The UK government borrowed a record £62bn in April as the coronavirus pandemic takes a toll on economies across the world.
The April borrowing is more than the budgeted deficit for the full year.
The Office for Budget Responsibility forecasts UK government’s borrowing for the whole year will hit £298bn. That would be five times what was budged for the year. Jonathan Athow, the deputy national statistician at the Office for National Statistics, termed the April borrowing as “pretty much unprecedented.”
Athow also referred to “high amounts of uncertainty.” Government tax receipts are falling, even as it financially supports individuals and businesses through the pandemic.
Chancellor Rishi Sunak (pictured) said: “We’ve taken unprecedented steps to provide lifelines to people and businesses with our furlough scheme, grants, loans and tax cuts.”
The pandemic has led to a reversal in the UK government’s fiscal tightening policy, in line with most government’s around the world it has moved to bolster its shocked economy. According to the IMF, governments globally have announced $9trn worth of stimulus to shore up their economies.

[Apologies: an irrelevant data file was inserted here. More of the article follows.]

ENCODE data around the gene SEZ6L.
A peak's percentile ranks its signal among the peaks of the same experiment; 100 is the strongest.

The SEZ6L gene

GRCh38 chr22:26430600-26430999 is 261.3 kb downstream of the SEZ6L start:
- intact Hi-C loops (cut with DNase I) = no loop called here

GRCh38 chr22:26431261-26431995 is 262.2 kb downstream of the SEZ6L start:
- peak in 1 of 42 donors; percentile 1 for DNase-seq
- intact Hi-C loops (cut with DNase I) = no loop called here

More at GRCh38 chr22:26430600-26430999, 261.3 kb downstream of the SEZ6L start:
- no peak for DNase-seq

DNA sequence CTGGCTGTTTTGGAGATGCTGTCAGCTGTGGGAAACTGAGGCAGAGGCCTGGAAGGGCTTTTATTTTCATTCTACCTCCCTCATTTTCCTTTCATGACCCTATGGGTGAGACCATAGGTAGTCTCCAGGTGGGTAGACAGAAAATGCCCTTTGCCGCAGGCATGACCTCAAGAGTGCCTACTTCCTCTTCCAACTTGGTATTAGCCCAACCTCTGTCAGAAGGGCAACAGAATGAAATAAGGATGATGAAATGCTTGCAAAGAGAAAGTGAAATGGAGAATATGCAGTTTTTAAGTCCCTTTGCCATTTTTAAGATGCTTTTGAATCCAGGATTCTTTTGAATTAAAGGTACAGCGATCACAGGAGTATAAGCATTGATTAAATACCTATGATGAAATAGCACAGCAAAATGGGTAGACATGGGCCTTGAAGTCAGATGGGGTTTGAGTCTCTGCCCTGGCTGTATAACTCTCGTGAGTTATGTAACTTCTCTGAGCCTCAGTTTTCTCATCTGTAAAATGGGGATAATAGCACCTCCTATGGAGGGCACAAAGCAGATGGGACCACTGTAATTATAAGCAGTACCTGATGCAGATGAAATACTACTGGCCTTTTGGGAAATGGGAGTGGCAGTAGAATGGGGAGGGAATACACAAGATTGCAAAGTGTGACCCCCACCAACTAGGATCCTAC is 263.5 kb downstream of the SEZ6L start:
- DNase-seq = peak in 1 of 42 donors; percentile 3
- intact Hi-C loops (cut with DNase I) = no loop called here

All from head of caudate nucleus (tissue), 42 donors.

“We have to come to terms with the fact that Britain is poorer and the economy is smaller than it would have been,” former chancellor George Osborne told the BBC.
Meanwhile, borrowings should ease now as business activity is gradually restarting. Also, interest rates have fallen and many expect them to enter the negative territory. Lower interest rates make borrowing cheaper.
Charlie McCurdy, a researcher at the Resolution Foundation, said: “Record low interest rates mean the UK’s higher debt burden should remain more than manageable.”
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